We had been on bamboo rafts in the Periyar Lake most of the morning, and had gone on shore briefly to visit the night ranger’s encampment.  I had been there several times previously, but today was different. We witnessed one of the greatest wonders of the natural world—a mother elephant and her calf (because of a mother’s aggressively defensive instincts, it is rare for humans to see this combo in the forest).  It was too spectacular for words, and even photos are worth just a few thousand words—not nearly as much as it felt worth while there.

By midday we were back on the water, and the rush of seeing such a huge and intelligent creature bonding with its offspring was lingering, but passing. We landed for a bit of respite. As the rest of the group ate lunch and talked, I decided to renew that rush with a change of perspective: from charismatic megafauna to wily winged minifauna. I crouched on the parched rocks, squatted and staring at my camera’s viewfinder. I had been stalking my tiny target along the shore for almost 30 minutes, and had enough mud, pebbles, grass and dung on my knees to open eyes at a detergent expo.

My eyes strained to focus on the strangely camouflaged creatures I was hunting. Scanning the motionless terrain of the shoreline, I saw no movement except for the gentlest rippling of grass and the lake’s surface with the breeze. I got impatient and decided to draw them out of hiding. It wouldn’t take much – I lifted my foot and took a step forward, and there!

A bright blue-green dragonfly that had been surreptitiously clinging to a twig alighted, and began to zoom around.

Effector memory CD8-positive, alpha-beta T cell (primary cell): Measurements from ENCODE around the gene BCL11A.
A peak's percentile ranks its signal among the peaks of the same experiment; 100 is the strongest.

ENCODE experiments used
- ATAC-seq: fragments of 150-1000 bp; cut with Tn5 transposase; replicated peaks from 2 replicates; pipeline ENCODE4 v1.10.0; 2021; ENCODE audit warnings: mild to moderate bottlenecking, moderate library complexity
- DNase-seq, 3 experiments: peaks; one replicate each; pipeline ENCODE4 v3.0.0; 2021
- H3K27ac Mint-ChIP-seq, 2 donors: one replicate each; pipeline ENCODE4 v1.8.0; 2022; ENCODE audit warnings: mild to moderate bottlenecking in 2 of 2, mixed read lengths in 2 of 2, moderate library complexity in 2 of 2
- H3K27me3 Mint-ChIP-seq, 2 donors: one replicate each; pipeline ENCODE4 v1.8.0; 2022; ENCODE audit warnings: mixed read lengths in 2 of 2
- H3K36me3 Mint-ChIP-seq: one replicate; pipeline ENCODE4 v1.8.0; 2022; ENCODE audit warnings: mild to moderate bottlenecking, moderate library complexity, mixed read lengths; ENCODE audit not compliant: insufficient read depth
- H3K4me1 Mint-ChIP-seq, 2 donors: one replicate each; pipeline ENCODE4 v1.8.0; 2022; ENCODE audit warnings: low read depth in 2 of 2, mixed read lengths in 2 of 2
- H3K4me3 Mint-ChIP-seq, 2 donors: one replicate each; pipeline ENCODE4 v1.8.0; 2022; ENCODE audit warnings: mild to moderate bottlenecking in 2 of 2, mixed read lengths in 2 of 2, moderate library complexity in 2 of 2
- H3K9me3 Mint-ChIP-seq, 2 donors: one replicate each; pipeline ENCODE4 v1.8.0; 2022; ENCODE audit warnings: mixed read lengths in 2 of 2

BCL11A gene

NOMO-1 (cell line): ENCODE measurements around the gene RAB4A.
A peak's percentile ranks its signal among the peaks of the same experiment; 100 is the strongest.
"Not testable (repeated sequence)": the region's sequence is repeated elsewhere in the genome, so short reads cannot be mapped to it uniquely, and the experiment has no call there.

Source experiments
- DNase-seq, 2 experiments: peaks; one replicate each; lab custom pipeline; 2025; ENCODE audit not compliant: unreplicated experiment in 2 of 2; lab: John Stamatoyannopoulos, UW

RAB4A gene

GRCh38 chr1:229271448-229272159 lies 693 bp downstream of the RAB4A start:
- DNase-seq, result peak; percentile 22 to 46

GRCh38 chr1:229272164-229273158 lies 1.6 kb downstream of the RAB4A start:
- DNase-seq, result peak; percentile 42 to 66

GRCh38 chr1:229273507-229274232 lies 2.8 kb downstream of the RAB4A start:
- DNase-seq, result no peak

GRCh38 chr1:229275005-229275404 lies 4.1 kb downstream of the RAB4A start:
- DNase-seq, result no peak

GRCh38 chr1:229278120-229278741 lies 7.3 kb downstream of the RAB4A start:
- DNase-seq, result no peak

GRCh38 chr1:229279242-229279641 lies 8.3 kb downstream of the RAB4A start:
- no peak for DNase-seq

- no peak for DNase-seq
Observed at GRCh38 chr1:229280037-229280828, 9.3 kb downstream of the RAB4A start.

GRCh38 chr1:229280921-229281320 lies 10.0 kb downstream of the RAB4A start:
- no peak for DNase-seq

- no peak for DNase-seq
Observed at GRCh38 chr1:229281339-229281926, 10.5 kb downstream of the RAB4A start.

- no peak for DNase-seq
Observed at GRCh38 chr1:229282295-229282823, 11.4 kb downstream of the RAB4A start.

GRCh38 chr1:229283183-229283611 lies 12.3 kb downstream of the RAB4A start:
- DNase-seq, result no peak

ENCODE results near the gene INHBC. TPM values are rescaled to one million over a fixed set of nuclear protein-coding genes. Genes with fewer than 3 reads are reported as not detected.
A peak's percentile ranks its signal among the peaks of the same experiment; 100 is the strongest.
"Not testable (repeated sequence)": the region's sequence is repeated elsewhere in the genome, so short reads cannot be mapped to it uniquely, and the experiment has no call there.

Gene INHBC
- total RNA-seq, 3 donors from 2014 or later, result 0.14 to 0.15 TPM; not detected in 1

I held my breath and made sure not to lose sight of it. It landed on a visible stick in a small patch of earth clear of grass. I waited for it to settle, and began inching forward. Not knowing how finicky this species was, I took rapid-fire photos as I advanced, manually guess-focusing the camera to capture details I wouldn’t see until later. I crept forward until I was  inches from the insect, holding the camera at angles to get images that would be impossible for a human to see directly.

The best time to photograph animals, even insects, is usually in the early morning. The bad news for me was that it was early afternoon now, so the sun was high in the sky. Dragonflies are difficult to spot in such bright light.  The good news: at this time of the day they are slow and lethargic. This allows unusually versatile insect photographing—entomotography?—due to their lazy inability to fly away even in the presence of my sometimes sharp movements.

Although I am currently short on resources for the accurate identification of any biological organisms on this side of the world, I will keep a list of interesting insect species I have observed, with as many entomotographs as possible.


6 thoughts on “Entomotography

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